Note from afar 4: funny old town, London

 

Ten days in London so far. Feels like longer.

Often, it hardly feels like being in another country. It’s not really foreign, just a bit different on the surface. It is more like my idea of Rome than I expected, in the sense of there being ridiculous amounts of old ornate buildings all over the place. The kind of stuff which in NZ would be like a big amazing building, kind of an attraction, here is just one of a dozen in the neighbourhood. There are very few skyscrapers. Most of the city is 6 storeys tall, but not much above that.

London turned on the grey and wet in midsummer. Very much like a Wellington winter, without the wind. The grey adds to the impersonality; a place that can definitely grind you down. There seems to be a taboo against looking at people or interacting; not just on the tube but in general, millions of people tuning each other out.

Weather aside, London is kind of amazing. It is huge and busy. There is so much going on here that it is impossible to keep track of. Crazy amounts of free culture, museums, art galleries; and if you have the money, theatre, and music, and other stuff. It would be easy to spend time here, especially once integrated into the culture, connected to the flows of happenings. Just walk around a corner in the city centre and something kind of epic is going on.

A true world centre of culture. I am conscious of coming from the periphery of empire, where access to the fruits of culture is limited, and precious. In a way it seems wasted on the people here; it is like they have seen everything and none of it means anything to them. Hard to justify, given I have actually interacted with so few actual English people, but yeah, the sense is there, attitudes overheard.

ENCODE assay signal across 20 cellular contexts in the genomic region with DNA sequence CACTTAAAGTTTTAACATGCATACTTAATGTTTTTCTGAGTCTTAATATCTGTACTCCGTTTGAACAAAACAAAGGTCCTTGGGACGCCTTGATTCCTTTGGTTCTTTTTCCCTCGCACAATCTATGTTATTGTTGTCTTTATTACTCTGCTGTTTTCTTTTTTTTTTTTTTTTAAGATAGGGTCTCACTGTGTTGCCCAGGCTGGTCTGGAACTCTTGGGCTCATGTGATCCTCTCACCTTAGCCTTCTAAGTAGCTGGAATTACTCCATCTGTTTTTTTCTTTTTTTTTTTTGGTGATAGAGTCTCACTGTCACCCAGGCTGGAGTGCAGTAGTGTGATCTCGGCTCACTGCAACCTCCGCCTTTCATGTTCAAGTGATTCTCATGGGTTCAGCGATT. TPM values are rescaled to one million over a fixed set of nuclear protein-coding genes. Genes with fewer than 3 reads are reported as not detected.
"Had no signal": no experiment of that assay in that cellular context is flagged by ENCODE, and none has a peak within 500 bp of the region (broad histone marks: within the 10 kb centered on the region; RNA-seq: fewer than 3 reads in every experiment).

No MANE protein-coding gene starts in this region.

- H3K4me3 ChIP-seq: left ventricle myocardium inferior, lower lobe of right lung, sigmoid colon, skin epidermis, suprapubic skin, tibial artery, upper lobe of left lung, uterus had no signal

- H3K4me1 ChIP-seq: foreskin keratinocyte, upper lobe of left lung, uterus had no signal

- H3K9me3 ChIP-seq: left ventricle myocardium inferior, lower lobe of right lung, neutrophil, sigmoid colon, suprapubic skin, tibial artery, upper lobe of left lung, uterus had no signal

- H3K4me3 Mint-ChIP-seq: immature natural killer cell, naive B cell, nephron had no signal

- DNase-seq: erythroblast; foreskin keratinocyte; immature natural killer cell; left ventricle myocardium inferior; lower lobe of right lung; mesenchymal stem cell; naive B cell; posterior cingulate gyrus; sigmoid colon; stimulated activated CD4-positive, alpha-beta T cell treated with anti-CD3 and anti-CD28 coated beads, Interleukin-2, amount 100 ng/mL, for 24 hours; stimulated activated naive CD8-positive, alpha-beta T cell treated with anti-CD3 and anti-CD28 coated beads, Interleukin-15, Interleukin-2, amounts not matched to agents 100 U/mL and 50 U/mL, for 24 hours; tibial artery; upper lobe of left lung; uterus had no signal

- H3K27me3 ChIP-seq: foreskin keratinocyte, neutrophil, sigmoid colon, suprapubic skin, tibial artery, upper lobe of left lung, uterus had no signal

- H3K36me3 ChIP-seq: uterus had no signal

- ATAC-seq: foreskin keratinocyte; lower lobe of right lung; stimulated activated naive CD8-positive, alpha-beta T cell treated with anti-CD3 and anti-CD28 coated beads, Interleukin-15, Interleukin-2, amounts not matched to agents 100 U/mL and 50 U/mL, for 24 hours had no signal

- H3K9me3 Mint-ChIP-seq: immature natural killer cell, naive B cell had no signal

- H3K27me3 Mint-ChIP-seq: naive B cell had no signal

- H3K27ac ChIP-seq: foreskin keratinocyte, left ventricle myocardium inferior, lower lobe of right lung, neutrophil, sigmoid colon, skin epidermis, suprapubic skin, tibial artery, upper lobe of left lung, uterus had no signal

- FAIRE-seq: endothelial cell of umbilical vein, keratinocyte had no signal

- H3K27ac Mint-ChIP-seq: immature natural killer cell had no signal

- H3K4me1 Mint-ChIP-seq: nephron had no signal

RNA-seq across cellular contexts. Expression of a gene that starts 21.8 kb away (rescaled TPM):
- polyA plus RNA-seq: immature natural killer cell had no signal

In ten days I have now run into two kiwis that I did not know were in the UK; I had heard this happened but didn’t quite believe it. The first one took a week.

Just saw possibly the weirdest gig of my life. Two hours of Godspeed You Black Emperor, then a silent film, The Passion of Joan of Arc, with a live score, then a chunk of Swans, then Alan Moore doing spoken word with accompaniment from a guy from Sunn O))), then a bit of Grinderman, then Portishead. Then ran a mile or so to get the last tube, well, the last tube that was halfway useful to me, and made it by about ten seconds, and caromed home.

Specifics, in brief: St Pauls was filled with more memorials to fallen soldiers than religious iconography. Camden is indeed kinda cool. Soho seems fun. I have wandered around Jack the Ripper murder sites, kind of incidentally rather than by design, passing by a lamppost where intestines were once hung. There are obelisks and crazy churches as promised by Moore. Council flats do look a bit shit. The tube is amazing and awful simultaneously.

The place is much more than can be typed in one post by a tired moose.

I will move on soon. It has been fun but already I feel myself growing stagnant. This is not quite travel, more a lull, or a pause, before heading back into the breach and dealing with survival in an alien environment. It would be easy to spend a lot of time being distracted here without really achieving anything.

 

 

3 Responses to “Note from afar 4: funny old town, London”

  1.   Tatjna
    July 25th, 2011 | 2:07 pm

    Random thing – got recognised in an elevator today by someone who’d seen “Billy’s documentary about Kiwiburn.”

    We are world famous in New Zealand.

    Also, yay!

  2. July 25th, 2011 | 9:21 pm

    Sweet gig

    Have fun, time traveller!

    See you in Shangri-La

  3.   Rich
    August 1st, 2011 | 9:44 pm

    Great stuff 🙂